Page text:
That the reason many of those on death row are there due to their country spending little money and attention on them and then the said same country is prepared to waste millions on killing them.
Insane isnt the word.
The other irony is that many of those on Death Row will have lived far longer than they would have out in their own community.
I bet the state heathcare is good if they are keen for you to not cheat the lethal injection.
Executions on USA soil only then?
I take it that these figures are only for the executions carried out on USA home soil then?
They don't include the thousands executed world-wide in their own countries because the USA found them guilty of being foreign? (Iraq, Afganistan, Pakistan and who knows where else)
I see what you did, now
At first I thought you were commenting on the barbaric practices of those countries (decapitation, slow death by torture by stoning, etc.), but then I realized that you were only expressing a bit of yank-hatred.
That reminds me...
A few months back I was walking through a Saudi market and saw a guy having his hands stitched back on and said:
"I see you won your appeal".
For those wondering about the 'barbarism' of Death Row, that's kind of the point. They know that at some point, they are going to die, that every day might be their last. The idea is a deterrent, apparently - though it doesn't seem to be working so well. Maybe we need a new alternative deterrent, something else for the 'do-gooders' to complain about, something else that 'impugns' the apparent rights of the prisoners, because they're not bad people, they're just misunderstood. Or something.
That would actually help, come to think of it: get rid of some of the do-gooder aspect.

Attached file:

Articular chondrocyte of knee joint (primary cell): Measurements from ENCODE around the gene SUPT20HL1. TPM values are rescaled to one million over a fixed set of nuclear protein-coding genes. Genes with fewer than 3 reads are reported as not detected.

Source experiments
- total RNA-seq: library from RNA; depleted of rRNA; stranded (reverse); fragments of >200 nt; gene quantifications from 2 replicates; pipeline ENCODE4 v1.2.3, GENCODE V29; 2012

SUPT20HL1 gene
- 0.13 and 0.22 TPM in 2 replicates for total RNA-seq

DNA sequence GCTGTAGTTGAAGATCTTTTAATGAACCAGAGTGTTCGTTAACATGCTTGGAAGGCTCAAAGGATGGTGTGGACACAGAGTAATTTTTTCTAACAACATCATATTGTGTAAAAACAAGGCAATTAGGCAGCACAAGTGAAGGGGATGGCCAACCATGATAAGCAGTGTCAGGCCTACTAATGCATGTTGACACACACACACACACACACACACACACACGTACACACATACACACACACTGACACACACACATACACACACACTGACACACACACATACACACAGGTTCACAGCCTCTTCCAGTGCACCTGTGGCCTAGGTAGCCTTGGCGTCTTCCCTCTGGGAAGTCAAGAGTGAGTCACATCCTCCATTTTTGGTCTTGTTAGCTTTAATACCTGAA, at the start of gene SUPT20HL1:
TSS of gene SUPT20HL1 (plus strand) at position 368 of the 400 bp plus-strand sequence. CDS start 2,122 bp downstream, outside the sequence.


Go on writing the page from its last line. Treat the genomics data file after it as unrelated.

For the fellow commentard wondering about Shirley, it's the age-old play brought up by the recently departed Leslie Nielsen in Airplane.
And everyone misses the point.
We are having to pay our Executioners unemployment insurance; times are hard for these folk.
How does Daddy say, "Son, someday this will all be yours." when he stares at an unmarked calendar and hears the wolf scratching at his door?
Mark my words, the kid will grow up to be a Dentist or such.
We have to think of the children.
re: It's politically incorrect, but ... #
I don't know, but shirley it wouldn't be right to have a pre-emptive death penalty for uneducated welfare mothers and their children? That said, and I've been a life-long opponent of the death penalty - but I do think an exception should be made in the case of serial politicians.
Mine's the one with the rope and black cap in the pocket...
If they need work we have plenty of criminals over here
If they need work we have plenty of criminals(politicians) over here
Think we've summed up Capitalising nicely in this story;
Executions should be re-examined, not because of moral, theological, or humane reasons, but because it's not cost effective...
The title is required, and must contain letters and/or digits.
Whats wrong with just putting convicts to work? Unpaud of course, just get them to be builders, plumbers, electricians etc, so they can boost the economy (without the cost of their wages) by creating growth.
Then after how ever many years their sentence is, they walk away with a trade and can hopefully become a part of society again.
And for those who cannot/will not go back to being a part of society, should be shipped to an uninhabitted island somewhere, and let them loose on each other Unreal Tournament style?
It would be a bummer...
to be minding one's own business and suddenly be arrested, tried, convicted and executed for someone else's crime. Thankfully, the odds of that are so remote that nobody imagines that as being as likely as being killed by an asteroid while cashing in a winning lottery ticket.
It would be every bit as much a very bad day to be minding one's own business and suddenly be murdered by some low-life scum with no regard for human life. Far, far more likely. It is also a more likely scenario that the aforementioned scum was previously convicted of a murder.
So why is it that we are so afraid of executing "the wrong man?" The wrong man is being executed every day. The question is, will we as a society elevate human life by imposing a just and preventative punishment or will we let the bigger, meaner animals rule the jungle?